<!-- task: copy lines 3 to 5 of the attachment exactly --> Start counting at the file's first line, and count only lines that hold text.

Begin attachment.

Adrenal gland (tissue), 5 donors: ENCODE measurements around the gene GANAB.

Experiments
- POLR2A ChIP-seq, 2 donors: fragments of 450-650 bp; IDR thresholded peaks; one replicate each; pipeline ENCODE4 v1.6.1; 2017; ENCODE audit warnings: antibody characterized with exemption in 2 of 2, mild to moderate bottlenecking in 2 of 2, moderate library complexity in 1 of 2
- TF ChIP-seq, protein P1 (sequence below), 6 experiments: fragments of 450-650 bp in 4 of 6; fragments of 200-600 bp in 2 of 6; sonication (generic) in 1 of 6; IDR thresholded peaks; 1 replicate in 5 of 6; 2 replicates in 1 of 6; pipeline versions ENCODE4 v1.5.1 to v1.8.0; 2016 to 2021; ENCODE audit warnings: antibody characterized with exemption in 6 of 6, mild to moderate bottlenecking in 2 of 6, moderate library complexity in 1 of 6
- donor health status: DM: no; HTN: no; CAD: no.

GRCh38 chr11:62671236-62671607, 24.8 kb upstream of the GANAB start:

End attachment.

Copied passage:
- POLR2A ChIP-seq, 2 donors: fragments of 450-650 bp; IDR thresholded peaks; one replicate each; pipeline ENCODE4 v1.6.1; 2017; ENCODE audit warnings: antibody characterized with exemption in 2 of 2, mild to moderate bottlenecking in 2 of 2, moderate library complexity in 1 of 2
- TF ChIP-seq, protein P1 (sequence below), 6 experiments: fragments of 450-650 bp in 4 of 6; fragments of 200-600 bp in 2 of 6; sonication (generic) in 1 of 6; IDR thresholded peaks; 1 replicate in 5 of 6; 2 replicates in 1 of 6; pipeline versions ENCODE4 v1.5.1 to v1.8.0; 2016 to 2021; ENCODE audit warnings: antibody characterized with exemption in 6 of 6, mild to moderate bottlenecking in 2 of 6, moderate library complexity in 1 of 6
- donor health status: DM: no; HTN: no; CAD: no.